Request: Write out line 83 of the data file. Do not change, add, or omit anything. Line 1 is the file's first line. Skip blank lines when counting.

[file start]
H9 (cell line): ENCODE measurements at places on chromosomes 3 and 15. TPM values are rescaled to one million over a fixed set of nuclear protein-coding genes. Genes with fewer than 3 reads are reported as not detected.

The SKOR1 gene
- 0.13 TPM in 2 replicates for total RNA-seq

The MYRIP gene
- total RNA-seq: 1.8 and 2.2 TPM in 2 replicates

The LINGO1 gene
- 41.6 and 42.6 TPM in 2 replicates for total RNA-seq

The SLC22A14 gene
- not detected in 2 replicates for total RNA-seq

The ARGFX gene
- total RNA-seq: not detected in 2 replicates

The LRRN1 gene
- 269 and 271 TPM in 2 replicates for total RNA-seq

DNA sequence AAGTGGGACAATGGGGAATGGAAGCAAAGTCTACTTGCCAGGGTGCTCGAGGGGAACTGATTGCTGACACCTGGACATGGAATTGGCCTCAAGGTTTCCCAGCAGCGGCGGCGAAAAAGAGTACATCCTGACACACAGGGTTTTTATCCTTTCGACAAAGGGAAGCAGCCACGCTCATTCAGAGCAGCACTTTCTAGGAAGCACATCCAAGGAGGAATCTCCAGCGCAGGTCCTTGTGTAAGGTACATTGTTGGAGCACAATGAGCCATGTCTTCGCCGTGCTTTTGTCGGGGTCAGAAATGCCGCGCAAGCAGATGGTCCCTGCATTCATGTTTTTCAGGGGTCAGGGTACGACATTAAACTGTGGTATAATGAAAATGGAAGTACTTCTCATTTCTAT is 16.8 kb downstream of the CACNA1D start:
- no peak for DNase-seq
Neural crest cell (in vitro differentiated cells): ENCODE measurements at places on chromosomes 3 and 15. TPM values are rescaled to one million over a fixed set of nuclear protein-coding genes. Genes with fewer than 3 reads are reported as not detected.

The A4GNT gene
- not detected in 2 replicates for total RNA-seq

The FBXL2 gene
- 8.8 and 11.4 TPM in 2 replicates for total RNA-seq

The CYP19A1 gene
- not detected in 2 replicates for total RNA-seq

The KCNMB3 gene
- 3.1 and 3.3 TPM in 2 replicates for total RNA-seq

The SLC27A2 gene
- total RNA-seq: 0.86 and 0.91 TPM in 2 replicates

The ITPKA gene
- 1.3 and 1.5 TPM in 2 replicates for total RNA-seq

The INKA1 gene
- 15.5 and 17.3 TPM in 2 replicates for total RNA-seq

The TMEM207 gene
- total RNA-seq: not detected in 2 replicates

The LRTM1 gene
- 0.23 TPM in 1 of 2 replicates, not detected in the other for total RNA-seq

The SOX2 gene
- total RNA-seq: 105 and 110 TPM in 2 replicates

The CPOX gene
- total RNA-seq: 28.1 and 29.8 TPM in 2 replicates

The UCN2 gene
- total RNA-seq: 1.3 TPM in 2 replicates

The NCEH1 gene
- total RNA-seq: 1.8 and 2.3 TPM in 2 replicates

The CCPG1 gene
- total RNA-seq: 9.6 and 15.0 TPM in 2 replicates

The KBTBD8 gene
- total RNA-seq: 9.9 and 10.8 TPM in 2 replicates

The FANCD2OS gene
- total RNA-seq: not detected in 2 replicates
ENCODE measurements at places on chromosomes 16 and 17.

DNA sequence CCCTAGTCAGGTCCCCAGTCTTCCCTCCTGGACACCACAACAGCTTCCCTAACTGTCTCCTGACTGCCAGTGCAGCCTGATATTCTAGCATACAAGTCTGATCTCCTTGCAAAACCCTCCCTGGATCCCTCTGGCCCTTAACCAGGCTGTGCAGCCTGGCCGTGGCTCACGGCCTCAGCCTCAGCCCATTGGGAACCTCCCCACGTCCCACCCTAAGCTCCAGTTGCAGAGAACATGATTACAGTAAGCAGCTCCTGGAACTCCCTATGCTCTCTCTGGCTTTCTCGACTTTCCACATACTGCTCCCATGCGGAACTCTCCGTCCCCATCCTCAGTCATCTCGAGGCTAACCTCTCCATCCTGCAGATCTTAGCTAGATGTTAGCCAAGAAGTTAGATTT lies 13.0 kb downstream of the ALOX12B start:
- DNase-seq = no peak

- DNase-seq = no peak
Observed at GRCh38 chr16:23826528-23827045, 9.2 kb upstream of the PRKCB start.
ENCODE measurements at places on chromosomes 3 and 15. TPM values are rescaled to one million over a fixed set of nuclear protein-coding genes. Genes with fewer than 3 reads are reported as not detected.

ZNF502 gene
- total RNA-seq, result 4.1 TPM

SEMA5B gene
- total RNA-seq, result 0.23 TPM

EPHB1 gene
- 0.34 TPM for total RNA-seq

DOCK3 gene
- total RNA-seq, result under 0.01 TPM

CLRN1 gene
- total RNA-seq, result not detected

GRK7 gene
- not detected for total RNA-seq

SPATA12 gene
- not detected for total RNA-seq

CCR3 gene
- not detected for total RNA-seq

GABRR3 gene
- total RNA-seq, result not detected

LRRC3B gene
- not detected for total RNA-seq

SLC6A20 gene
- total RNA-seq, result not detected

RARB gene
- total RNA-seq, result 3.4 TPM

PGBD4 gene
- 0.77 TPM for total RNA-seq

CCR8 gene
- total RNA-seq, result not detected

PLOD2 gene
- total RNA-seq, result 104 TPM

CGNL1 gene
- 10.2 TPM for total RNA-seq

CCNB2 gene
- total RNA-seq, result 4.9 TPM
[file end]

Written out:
PLOD2 gene